And it's hard to win a Republican primary or a Democratic party without winning the bulk of members of your own party. And, you know, given Trump's apparent grip on a lot of those voters, you know, Haley really has to sort of thread the needle.

And, you know, Governor Sununu may be helpful on that. I mean, if you could replicate, you know, a Sununu style electorate, you know, the centers of both parties with some, you know, popularity with the base of the party as well, she would be doing well.

But it's a steep, steep challenge. And, you know, she hasn't -- you know, she's getting more aggressive going at Trump in the waning days here. But it's hard to know if this is going to pan out for her. I went to the Republican annual meeting, the central state party convention last week. And I talked to a lot of people very close to Republican politics. And very few told me they expected anything other than a Trump win. They may not be right. But that's certainly what they say.

RAJU: So there's also, Jack, a Democratic primary, on Tuesday, we'll have -- which I'm going to talk about that more later in the show.

But independence there can vote for either Republicans or Democrats, as you know. Could that have any impact on the results? I mean, Nikki Haley and Dean Phillips, for example, they're trying to pull from that same group of voters.

HEATH: Yes. In fact, the only chance Nikki Haley has here is in that independent, undeclared block. She has to get more than a majority of all those non-Trump voters. Again, I got a buddy, Joe Moore (PH), and he said Trump is like a 50-yard line. He doesn't move.

So the real question is all those independence, if the turnout is going to be that high, and by the way, weather, on Tuesday, low 40s, not 10 below zero, no storm. So if the secretary of state's right, and only 88,000 Democrats, I mean, the DNC has told Democrats here, don't vote. We're not counting your primary.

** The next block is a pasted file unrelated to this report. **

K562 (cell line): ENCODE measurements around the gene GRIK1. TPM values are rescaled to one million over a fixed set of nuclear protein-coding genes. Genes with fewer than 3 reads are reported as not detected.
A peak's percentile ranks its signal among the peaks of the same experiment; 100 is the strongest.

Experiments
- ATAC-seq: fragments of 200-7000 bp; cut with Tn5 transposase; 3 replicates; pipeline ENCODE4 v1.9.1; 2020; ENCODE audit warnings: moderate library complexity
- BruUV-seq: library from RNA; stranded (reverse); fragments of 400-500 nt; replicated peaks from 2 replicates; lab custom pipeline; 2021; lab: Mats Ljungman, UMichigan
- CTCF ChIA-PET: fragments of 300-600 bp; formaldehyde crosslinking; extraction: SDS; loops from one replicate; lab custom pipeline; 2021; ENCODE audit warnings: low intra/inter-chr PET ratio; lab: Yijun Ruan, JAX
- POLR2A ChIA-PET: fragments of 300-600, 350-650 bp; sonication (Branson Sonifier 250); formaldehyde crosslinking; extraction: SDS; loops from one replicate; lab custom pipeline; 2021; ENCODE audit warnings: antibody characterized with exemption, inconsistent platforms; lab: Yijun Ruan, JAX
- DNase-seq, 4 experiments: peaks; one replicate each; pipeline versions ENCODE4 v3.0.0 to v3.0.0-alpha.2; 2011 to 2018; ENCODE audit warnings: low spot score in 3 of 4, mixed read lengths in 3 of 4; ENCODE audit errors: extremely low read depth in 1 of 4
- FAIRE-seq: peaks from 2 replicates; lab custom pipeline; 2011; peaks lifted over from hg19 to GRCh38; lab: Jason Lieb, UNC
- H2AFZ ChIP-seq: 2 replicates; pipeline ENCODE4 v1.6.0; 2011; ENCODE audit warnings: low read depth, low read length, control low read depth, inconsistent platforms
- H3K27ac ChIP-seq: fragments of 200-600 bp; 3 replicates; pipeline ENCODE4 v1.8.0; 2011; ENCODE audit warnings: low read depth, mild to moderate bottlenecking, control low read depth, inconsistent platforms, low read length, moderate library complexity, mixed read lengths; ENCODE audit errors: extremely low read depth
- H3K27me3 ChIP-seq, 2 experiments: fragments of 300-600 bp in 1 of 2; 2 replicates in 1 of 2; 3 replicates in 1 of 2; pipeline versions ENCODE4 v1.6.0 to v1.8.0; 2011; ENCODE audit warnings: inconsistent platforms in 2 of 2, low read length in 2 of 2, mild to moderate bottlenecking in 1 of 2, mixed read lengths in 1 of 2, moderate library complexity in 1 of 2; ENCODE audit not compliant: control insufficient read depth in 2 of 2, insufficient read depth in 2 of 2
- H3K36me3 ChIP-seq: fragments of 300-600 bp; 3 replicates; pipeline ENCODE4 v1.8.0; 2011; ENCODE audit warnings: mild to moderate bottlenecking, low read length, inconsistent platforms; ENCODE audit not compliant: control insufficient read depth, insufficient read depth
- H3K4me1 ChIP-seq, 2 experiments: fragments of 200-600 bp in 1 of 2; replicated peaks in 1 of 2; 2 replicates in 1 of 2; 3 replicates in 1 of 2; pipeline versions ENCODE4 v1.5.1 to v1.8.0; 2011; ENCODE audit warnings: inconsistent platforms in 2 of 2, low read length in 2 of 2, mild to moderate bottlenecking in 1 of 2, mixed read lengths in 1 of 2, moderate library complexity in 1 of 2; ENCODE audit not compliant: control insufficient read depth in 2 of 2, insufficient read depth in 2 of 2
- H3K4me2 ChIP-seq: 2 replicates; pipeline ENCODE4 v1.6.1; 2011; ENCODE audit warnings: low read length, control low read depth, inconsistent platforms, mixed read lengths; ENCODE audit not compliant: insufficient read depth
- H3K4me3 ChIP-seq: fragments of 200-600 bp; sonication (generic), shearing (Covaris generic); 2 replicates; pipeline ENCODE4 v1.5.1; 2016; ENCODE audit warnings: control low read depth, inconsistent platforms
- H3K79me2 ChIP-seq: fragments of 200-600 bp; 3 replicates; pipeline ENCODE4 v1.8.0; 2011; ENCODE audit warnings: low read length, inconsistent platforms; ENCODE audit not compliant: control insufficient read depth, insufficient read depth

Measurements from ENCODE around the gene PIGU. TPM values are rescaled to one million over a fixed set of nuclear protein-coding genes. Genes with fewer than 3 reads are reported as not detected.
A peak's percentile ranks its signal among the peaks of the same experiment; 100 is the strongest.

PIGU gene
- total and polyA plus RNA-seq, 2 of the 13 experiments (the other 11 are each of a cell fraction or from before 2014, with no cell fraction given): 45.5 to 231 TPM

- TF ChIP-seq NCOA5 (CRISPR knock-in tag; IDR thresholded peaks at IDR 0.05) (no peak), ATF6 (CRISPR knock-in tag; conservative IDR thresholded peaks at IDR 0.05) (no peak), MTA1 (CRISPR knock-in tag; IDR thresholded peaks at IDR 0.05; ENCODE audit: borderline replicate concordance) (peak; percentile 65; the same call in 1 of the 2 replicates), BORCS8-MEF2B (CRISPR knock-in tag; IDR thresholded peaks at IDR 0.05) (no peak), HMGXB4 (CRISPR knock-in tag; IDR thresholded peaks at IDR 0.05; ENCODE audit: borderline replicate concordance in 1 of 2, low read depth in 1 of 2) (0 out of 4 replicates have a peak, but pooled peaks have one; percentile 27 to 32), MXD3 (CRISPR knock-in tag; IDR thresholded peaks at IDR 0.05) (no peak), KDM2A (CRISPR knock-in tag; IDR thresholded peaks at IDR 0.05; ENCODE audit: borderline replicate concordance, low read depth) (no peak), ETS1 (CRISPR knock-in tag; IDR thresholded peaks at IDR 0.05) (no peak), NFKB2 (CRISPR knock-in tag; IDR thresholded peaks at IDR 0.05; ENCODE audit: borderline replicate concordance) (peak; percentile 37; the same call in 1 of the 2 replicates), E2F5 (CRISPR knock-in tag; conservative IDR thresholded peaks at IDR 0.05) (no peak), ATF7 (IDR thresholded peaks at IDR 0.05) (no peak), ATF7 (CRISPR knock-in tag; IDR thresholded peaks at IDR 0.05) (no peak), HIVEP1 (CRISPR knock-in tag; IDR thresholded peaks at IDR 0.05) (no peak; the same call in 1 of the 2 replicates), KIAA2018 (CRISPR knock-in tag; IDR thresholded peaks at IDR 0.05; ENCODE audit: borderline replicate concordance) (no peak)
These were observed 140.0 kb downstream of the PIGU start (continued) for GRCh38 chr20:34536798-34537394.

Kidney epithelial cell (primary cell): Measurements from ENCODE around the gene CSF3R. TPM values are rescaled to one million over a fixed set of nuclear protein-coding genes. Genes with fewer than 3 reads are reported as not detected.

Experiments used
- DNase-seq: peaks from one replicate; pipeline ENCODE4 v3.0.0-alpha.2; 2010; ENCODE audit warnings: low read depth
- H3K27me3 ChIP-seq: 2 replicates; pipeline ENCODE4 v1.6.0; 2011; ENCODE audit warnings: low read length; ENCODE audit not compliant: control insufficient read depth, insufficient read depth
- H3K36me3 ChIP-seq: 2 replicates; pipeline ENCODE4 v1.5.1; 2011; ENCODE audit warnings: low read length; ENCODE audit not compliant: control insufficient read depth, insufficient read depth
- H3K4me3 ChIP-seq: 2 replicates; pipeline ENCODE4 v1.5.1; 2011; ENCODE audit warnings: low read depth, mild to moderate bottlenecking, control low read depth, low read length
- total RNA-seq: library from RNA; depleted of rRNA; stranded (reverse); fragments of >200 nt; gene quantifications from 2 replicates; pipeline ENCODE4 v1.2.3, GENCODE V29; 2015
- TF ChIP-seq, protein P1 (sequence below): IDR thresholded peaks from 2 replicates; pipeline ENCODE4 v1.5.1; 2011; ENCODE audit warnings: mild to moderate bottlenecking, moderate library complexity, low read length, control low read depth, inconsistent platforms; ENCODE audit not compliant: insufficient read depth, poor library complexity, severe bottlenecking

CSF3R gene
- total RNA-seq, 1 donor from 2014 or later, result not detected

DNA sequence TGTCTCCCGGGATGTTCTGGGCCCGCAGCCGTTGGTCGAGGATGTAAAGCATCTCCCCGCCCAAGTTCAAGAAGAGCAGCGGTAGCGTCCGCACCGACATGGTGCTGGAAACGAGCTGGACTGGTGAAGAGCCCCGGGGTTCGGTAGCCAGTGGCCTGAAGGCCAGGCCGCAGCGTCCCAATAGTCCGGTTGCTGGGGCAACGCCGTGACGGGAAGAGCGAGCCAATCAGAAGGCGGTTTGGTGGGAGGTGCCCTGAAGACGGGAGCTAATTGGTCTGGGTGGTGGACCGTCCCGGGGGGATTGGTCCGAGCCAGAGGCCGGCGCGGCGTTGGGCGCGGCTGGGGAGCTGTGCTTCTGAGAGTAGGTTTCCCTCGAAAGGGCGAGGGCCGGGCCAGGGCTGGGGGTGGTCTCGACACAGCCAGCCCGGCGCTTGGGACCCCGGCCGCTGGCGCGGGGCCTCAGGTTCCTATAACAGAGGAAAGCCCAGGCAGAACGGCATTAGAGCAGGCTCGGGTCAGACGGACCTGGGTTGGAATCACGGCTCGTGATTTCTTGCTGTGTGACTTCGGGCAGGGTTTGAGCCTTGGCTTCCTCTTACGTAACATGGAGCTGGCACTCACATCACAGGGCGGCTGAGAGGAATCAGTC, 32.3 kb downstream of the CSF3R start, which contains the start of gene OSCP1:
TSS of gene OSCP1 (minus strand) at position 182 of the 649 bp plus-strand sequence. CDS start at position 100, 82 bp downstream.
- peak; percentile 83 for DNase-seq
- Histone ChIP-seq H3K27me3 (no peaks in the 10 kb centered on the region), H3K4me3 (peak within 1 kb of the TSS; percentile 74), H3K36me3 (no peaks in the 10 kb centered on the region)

RAJU: Yes.

HEATH: So they're not really doing the happy dance to write in Joe Biden. So all these independents who might be bored and want to participate, to your point, can vote and undeclared. And they're going to have to vote big for Nikki Haley.

Because I think New Hampshire, I don't know if Josh agrees, this is the only real test. Because if Trump wins big here on Tuesday, he's not looking back. I think it's over.

RAJU: Yes.

HEATH: I think it goes on to Carolina where he has a lead. So if there's a tighter race on Tuesday between him and Nikki Haley, that is the only chance that she has as those independents and undeclared.

RAJU: Yes. And, Josh, very quickly here, any surprises on Tuesday? Or do you think Trump will win big?

ROGERS: I -- you know, I've been lows of predict a huge win for Trump, but it looks, you know, there's -- there are no indications that Haley is going to win. I mean, anything is possible if independents turn out in massive numbers.

You know, the union leader editorial that doesn't tend to sway many voters in this day and age. So maybe that helps her a bit. I mean, she's going to work it out for her and certainly after this date.


RAJU: Yes. And that newspaper editorial endorsed Chris Christie in 2016. And Trump won that's -- one, of course, that primary.

Josh Rogers, Jack Heath, thank you so much for your expertise this morning.

And next up for us, Donald Trump's sway being felt in the halls of Congress. Hear how he's putting the GOP in a bind at a critical moment. What top Republicans, including Congressman Jim Jordan, are telling me about it.


RAJU: It has taken months for senators to near a deal on an immigration overhaul aimed at stemming the surge of migrants in the southern border. And now, Senate leaders are preparing to take action as soon as this week on a bipartisan immigration deal along with desperately sought aid for Ukraine, as well as for Israel.